Our protagonists can often read between the lines and see people judging them even without biting comments. Kate is made to take a group photo with her pregnant college friends who all cradle their baby bumps, while she awkwardly holds her new novel in front of her belly. For Radha, the signifier of her failure is a 30 Under 30 award that stands in her apartment, reminding her that she hasn’t had a play produced since she won it.
The women of Spinster and The Forty-Year-Old Version search for happiness in all the wrong places – reaching for professional and romantic goals that are outwardly respectable but not personally fulfilling. When Gaby is dumped by her boyfriend on her 39th birthday, she quickly decides to start dating again. She confides in her best friend, “I don’t want to date anymore. I’m done, I’m sick of it, it’s hell.” And yet she can’t stop. What follows is a string of dates with disappointing men, who she only meets because she feels she should. Radha’s love life is secondary to her career, and her professional anxieties push her to get her play, Harlem Ave, produced by any means necessary – even if it means selling out. She trusts her play to the hands of J. Whitman, a white, aging theatre producer who turns her loving depiction of Black Harlem life into poverty porn.
Meanwhile, I Used to Go Here and Saint Frances portray women at a crossroads, who stagnate and escape their problems rather than facing them head on. Kate accepts an invitation to talk at her alma mater, seizing the opportunity to escape her day-to-day life, in which she always feels like she’s a couple of steps behind. She doesn’t even feel fulfilled after publishing her first novel; not only is it a critical and commercial disappointment, but she doesn’t like it either. At least at her old college, the naive students look up to her as a success. Bridget hasn’t even settled on a career path: she floats from one gig to the next, all the while hooking up with a younger man, Jace. Both Bridget and Kate find comfort in their relationships with young people, who they feel they have more in common with than their judgemental peers. The optimism and kindness of this generation is a good influence on them, but also stokes the desire to dwell in their 20s.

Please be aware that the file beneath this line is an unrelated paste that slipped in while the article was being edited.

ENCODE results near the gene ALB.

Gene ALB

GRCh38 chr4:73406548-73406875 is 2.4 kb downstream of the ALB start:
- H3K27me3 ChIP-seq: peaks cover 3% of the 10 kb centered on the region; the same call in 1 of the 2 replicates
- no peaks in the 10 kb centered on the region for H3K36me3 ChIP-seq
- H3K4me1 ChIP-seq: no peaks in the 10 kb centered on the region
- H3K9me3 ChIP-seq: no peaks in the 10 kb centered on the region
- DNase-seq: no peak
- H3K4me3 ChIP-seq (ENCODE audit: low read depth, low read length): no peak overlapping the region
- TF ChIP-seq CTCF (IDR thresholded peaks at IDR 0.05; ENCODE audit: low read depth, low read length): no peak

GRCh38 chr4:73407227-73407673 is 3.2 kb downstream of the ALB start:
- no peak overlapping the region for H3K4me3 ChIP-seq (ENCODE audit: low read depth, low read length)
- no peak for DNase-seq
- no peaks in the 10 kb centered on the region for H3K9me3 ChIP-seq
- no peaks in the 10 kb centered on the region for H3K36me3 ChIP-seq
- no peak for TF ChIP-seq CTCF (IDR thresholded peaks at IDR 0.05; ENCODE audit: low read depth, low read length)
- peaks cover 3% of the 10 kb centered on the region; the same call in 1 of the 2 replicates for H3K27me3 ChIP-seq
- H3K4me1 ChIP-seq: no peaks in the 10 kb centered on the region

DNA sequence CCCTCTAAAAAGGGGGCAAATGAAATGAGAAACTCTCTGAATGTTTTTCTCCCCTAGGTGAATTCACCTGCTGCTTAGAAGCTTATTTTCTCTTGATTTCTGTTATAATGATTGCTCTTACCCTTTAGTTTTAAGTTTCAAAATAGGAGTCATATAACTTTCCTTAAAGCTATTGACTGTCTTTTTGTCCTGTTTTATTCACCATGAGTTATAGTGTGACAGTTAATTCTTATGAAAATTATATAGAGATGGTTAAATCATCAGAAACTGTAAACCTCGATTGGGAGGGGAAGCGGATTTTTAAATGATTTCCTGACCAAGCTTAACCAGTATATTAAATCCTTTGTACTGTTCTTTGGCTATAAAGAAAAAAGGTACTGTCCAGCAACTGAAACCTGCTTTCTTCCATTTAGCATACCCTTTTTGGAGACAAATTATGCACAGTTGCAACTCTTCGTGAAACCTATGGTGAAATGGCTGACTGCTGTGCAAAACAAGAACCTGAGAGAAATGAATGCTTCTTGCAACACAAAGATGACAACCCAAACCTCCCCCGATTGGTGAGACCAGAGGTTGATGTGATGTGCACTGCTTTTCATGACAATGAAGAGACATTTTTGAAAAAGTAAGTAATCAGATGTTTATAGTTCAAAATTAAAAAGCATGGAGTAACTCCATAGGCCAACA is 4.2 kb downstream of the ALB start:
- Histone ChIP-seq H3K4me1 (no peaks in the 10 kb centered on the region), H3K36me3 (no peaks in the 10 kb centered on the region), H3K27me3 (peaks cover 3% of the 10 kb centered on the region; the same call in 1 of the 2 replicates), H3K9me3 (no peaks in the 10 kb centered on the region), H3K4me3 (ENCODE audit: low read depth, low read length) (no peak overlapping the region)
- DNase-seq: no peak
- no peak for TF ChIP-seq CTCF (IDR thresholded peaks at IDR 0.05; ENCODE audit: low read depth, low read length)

The open endings of these films feel quietly revolutionary; the filmmakers have no interest in solving their characters’ problems. Besides Gaby, whose happy ending sees her opening a small restaurant, each woman ends up in a place of career uncertainty: Radha and Kate accept their failures and decide to move on, and Bridget ends her nannying position without another job lined up. Cinema has conditioned us to expect a 30-something woman with relationship troubles to be coupled up by the end of a film, but Kate, Bridget, and Gaby stay single; Radha, the only person who wasn’t seeking a relationship, finds one. Nobody gets exactly what they want, but while they’re looking for it, they learn to value and nurture other parts of their lives they weren’t even paying attention to.
After a multitude of mistakes and revelations, these women are no longer trying to be the people they think others expect them to be. Their stories are still ongoing. When I saw Saint Frances in March last year, I’d never seen a film about a childless, partnerless, directionless woman in her 30s that treated her with such empathy and without pity. By the end of the year – once I Used to Go Here, Spinster, and The Forty-Year-Old Version had warmed my lockdown days – that was no longer the case. These four films make a small, but crucial, step in rewriting the script that tells women their lives will be over by 40.
Orla Smith (@orlamango) is a freelance writer based near London, she is also the Executive Editor of Seventh Row.